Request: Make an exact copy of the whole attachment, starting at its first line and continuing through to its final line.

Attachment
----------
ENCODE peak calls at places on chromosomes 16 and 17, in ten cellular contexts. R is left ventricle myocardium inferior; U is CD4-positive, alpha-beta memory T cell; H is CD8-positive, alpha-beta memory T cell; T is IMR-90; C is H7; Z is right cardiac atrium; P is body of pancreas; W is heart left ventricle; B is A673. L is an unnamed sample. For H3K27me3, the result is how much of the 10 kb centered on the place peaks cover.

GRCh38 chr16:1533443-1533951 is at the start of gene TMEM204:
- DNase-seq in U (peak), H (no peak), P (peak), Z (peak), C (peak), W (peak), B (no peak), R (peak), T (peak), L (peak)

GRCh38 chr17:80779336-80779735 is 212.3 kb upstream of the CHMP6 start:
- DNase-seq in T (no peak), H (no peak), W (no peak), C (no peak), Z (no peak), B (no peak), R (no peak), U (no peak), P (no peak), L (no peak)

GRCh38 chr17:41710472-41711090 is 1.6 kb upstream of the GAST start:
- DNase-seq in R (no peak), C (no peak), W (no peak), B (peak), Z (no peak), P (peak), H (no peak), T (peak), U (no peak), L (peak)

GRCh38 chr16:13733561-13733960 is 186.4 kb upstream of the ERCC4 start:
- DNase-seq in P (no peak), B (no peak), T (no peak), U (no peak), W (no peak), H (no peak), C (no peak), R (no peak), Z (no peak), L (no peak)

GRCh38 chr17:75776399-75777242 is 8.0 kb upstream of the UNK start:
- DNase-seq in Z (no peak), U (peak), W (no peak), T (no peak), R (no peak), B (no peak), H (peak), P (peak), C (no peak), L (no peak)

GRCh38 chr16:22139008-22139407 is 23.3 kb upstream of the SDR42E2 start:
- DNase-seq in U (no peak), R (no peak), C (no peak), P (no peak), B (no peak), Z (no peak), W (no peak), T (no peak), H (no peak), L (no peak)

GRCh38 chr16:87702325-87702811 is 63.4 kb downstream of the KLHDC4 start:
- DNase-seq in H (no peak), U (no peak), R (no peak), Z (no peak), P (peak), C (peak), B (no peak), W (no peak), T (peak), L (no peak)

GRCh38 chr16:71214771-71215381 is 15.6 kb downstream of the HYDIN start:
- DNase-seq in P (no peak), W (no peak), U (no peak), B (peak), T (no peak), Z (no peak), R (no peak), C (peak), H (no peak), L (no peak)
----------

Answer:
ENCODE peak calls at places on chromosomes 16 and 17, in ten cellular contexts. R is left ventricle myocardium inferior; U is CD4-positive, alpha-beta memory T cell; H is CD8-positive, alpha-beta memory T cell; T is IMR-90; C is H7; Z is right cardiac atrium; P is body of pancreas; W is heart left ventricle; B is A673. L is an unnamed sample. For H3K27me3, the result is how much of the 10 kb centered on the place peaks cover.

GRCh38 chr16:1533443-1533951 is at the start of gene TMEM204:
- DNase-seq in U (peak), H (no peak), P (peak), Z (peak), C (peak), W (peak), B (no peak), R (peak), T (peak), L (peak)

GRCh38 chr17:80779336-80779735 is 212.3 kb upstream of the CHMP6 start:
- DNase-seq in T (no peak), H (no peak), W (no peak), C (no peak), Z (no peak), B (no peak), R (no peak), U (no peak), P (no peak), L (no peak)

GRCh38 chr17:41710472-41711090 is 1.6 kb upstream of the GAST start:
- DNase-seq in R (no peak), C (no peak), W (no peak), B (peak), Z (no peak), P (peak), H (no peak), T (peak), U (no peak), L (peak)

GRCh38 chr16:13733561-13733960 is 186.4 kb upstream of the ERCC4 start:
- DNase-seq in P (no peak), B (no peak), T (no peak), U (no peak), W (no peak), H (no peak), C (no peak), R (no peak), Z (no peak), L (no peak)

GRCh38 chr17:75776399-75777242 is 8.0 kb upstream of the UNK start:
- DNase-seq in Z (no peak), U (peak), W (no peak), T (no peak), R (no peak), B (no peak), H (peak), P (peak), C (no peak), L (no peak)

GRCh38 chr16:22139008-22139407 is 23.3 kb upstream of the SDR42E2 start:
- DNase-seq in U (no peak), R (no peak), C (no peak), P (no peak), B (no peak), Z (no peak), W (no peak), T (no peak), H (no peak), L (no peak)

GRCh38 chr16:87702325-87702811 is 63.4 kb downstream of the KLHDC4 start:
- DNase-seq in H (no peak), U (no peak), R (no peak), Z (no peak), P (peak), C (peak), B (no peak), W (no peak), T (peak), L (no peak)

GRCh38 chr16:71214771-71215381 is 15.6 kb downstream of the HYDIN start:
- DNase-seq in P (no peak), W (no peak), U (no peak), B (peak), T (no peak), Z (no peak), R (no peak), C (peak), H (no peak), L (no peak)